If, like me, you’re in your 40s, you hung out with the Bradys every day after school — their astroturf backyard, their jejune peccadilloes, and their always-there, always-winsome housekeeper, Alice. Hank Steuver, a fellow GenXer and my favorite pop culture columnist, has penned a wonderful piece that is part tribute to Alice (Ann B. Davis), and part homage to growing up in the 1970s. Here’s a taste:
“Culture” is an amorphous, vague thing that is next to impossible to pin-down. It is only slightly better than a child’s sense of “they”: “But mom, if I do that, they will laugh at me.” Similarly, Christians tend to make a lot of our decisions based on what “culture” will do: “This culture is going to hell in a hand basket and that’s why God is punishing it” or “We have to do this to keep the Church relevant to our culture.” Both the idea that the Church can avoid culture, can hide from it somehow, and the seemingly opposite idea that the Church must engage with culture share a common problem: in both cases, Christians assume a certain distance between the Church and this thing called ‘culture.’
But the Church is not distinct from culture. It is thoroughly infused with cultural products, artifacts and institutions. The Church, any church, requires human interaction, and therefore requires using the products of previous human interactions: language, customs (as simple as a hand-shake or a smile as a greeting and as complex as guidelines for institutional decision-making), reference points (we’ve got to talk about something), and so on. As Christians, we should not call for the Church to engage culture, but rather to engage culture better, which means, in part, to be more self-aware of the ways in which it has always already been engaged by culture, by what Michel de Certeau calls the “practices of everyday life.”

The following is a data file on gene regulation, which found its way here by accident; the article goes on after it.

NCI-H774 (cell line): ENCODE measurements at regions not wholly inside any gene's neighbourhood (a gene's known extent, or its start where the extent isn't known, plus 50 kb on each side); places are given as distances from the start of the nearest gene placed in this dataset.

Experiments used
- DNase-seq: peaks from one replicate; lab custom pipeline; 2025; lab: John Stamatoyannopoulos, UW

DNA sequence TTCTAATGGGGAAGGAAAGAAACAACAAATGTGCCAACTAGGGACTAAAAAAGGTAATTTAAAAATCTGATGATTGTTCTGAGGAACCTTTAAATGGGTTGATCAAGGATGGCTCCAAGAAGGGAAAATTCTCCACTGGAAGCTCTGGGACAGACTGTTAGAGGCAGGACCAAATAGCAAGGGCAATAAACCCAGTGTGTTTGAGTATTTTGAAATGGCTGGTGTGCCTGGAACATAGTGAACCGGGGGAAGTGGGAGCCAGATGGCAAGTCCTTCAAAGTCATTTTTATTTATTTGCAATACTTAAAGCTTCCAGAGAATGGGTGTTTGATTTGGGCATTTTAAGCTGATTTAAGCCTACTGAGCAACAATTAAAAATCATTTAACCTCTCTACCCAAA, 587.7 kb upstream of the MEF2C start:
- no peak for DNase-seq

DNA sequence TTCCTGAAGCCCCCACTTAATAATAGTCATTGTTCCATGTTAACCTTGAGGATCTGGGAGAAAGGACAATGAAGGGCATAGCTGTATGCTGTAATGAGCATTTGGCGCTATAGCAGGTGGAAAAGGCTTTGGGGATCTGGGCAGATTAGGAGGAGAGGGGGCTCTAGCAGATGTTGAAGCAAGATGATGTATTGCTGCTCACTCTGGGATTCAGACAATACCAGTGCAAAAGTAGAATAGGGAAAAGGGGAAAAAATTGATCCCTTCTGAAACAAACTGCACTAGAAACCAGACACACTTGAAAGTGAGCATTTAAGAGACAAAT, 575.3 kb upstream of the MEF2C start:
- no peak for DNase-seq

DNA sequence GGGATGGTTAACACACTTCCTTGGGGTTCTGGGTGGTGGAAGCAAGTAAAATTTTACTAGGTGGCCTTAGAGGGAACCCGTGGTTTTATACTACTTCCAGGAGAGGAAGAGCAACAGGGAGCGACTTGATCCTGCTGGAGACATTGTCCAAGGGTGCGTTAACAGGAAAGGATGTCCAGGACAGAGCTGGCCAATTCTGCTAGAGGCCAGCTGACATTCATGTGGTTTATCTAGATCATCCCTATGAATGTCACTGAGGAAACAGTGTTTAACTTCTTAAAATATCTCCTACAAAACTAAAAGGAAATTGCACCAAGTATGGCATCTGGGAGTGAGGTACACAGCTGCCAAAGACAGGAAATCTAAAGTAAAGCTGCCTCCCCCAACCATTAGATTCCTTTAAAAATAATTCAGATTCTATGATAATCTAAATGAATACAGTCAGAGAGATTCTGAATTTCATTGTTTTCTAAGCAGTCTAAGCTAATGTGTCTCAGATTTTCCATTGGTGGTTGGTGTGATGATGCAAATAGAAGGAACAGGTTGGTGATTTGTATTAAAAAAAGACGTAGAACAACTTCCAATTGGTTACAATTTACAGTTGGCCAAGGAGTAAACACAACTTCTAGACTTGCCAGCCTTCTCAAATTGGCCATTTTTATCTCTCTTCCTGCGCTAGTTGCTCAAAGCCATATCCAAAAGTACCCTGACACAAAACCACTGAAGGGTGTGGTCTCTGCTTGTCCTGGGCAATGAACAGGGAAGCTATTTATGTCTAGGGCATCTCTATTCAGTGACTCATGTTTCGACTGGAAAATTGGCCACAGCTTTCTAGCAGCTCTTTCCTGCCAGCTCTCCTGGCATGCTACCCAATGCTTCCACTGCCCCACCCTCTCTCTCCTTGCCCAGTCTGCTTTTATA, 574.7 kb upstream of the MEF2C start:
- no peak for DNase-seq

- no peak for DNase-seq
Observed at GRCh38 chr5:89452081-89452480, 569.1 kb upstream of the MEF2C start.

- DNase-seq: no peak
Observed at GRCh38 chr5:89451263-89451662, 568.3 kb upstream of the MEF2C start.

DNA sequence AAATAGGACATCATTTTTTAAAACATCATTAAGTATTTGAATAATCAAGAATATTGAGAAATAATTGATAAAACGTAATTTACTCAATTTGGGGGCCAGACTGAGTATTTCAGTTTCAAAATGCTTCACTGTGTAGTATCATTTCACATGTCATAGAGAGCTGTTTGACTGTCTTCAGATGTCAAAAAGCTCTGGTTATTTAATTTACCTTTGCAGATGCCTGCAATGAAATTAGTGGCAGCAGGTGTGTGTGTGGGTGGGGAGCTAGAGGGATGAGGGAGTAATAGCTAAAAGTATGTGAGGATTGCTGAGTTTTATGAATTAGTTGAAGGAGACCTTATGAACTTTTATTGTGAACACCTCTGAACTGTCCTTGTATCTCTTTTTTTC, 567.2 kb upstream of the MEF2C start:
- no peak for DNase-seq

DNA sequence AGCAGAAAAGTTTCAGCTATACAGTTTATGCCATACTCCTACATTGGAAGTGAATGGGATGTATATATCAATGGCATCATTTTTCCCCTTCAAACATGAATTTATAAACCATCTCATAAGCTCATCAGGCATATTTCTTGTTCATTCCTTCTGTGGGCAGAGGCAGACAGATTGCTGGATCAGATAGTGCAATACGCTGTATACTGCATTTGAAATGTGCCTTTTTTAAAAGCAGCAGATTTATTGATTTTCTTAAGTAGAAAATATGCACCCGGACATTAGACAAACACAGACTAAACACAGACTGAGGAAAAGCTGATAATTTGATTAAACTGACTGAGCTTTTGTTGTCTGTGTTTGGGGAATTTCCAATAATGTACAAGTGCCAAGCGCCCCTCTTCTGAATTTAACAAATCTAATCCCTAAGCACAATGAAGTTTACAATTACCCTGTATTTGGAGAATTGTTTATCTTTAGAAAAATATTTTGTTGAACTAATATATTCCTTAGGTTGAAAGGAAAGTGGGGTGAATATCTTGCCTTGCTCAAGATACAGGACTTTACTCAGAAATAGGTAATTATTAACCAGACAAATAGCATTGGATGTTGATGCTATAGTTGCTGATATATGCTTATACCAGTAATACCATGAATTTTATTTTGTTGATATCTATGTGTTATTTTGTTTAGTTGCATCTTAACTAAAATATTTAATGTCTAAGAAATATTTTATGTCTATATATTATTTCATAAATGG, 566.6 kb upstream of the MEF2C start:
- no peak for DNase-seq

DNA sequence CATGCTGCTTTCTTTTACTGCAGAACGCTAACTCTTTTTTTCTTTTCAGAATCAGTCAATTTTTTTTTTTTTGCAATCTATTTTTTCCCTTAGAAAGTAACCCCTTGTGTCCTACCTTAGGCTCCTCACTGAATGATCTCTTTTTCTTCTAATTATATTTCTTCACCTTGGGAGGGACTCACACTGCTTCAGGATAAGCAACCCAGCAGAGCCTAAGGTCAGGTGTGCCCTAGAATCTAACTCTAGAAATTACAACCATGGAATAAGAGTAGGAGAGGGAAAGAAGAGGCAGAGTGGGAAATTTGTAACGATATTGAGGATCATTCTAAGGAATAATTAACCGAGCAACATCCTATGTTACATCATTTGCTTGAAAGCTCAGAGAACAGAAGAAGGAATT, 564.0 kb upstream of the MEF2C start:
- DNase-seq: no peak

While we tend to think of “popular culture” as referring only to the entertainment industry (films, TV, music, video games, and so on), it more accurately refers to all those cultural elements that are popular because they shape the lives of so many people. While TV shows or movies may be a part of that shaping, formative process, so, too, are our customs regarding food (what we eat, how we eat it, and how we produce it), fashion (what we actually wear, not just what some guy in France thinks we ought [or haute?] to wear), and functionality (what technology does for us, what it doesn’t do, and how we decide on that). As Christians whose lives are thoroughly enculturated, we have not avoided culture so much as we have evaded dealing with it directly and purposively.
*And if that doesn’t do it, I’m taking Pete pheasant hunting the next day. That will surely cause him to starting praying again.
Jonathan Harrison of the blog, On Pop Theology, has a clever post about the song that my daughter can’t stop singing:
On November 21, 1985, in the quiet town of Mission, the Norse demi-goddess known only to humanity as Carley Rae Jepson manifested herself on the bucolic plains of British Columbia. Raised by a pack of she-wolves, and rumored to have emanated from the forehead of her sire Billy Rae (sic) Cyrus (Norse God of the Mullet), Jepson soon set out to diligently study the art of music, so that one day when humanity needed her the most, she would unleash upon the world her epic creation.
Summers came and went. Jepson was not sure if humanity would ever need her, and if she had not wasted her time learning the sacred art of putting the beat on 1 and 3 and how to rhyme words such as “maybe” and “crazy”. She became despondent, downtrodden, and, dare we say, disconsolate. Would it happen? Would humanity ever cry out for her aid?
Then came the summer of Gotye. And she knew, it was time.